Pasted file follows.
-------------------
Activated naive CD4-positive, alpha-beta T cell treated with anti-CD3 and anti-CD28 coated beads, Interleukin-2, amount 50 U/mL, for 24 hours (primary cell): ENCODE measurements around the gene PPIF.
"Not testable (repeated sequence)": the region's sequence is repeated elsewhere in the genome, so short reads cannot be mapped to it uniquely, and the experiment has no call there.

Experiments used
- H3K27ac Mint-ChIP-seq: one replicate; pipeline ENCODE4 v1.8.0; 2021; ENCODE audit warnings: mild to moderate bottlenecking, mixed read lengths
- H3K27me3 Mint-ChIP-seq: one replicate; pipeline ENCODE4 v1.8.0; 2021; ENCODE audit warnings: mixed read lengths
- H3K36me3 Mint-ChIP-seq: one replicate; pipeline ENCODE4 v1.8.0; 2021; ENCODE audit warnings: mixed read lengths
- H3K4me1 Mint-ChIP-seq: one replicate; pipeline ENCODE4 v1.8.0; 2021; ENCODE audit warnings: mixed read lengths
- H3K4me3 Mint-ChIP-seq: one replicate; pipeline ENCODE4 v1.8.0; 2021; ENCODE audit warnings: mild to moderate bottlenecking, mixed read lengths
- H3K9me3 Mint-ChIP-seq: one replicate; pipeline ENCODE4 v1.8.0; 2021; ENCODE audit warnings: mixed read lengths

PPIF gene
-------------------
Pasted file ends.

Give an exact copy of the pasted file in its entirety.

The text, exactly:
Activated naive CD4-positive, alpha-beta T cell treated with anti-CD3 and anti-CD28 coated beads, Interleukin-2, amount 50 U/mL, for 24 hours (primary cell): ENCODE measurements around the gene PPIF.
"Not testable (repeated sequence)": the region's sequence is repeated elsewhere in the genome, so short reads cannot be mapped to it uniquely, and the experiment has no call there.

Experiments used
- H3K27ac Mint-ChIP-seq: one replicate; pipeline ENCODE4 v1.8.0; 2021; ENCODE audit warnings: mild to moderate bottlenecking, mixed read lengths
- H3K27me3 Mint-ChIP-seq: one replicate; pipeline ENCODE4 v1.8.0; 2021; ENCODE audit warnings: mixed read lengths
- H3K36me3 Mint-ChIP-seq: one replicate; pipeline ENCODE4 v1.8.0; 2021; ENCODE audit warnings: mixed read lengths
- H3K4me1 Mint-ChIP-seq: one replicate; pipeline ENCODE4 v1.8.0; 2021; ENCODE audit warnings: mixed read lengths
- H3K4me3 Mint-ChIP-seq: one replicate; pipeline ENCODE4 v1.8.0; 2021; ENCODE audit warnings: mild to moderate bottlenecking, mixed read lengths
- H3K9me3 Mint-ChIP-seq: one replicate; pipeline ENCODE4 v1.8.0; 2021; ENCODE audit warnings: mixed read lengths

PPIF gene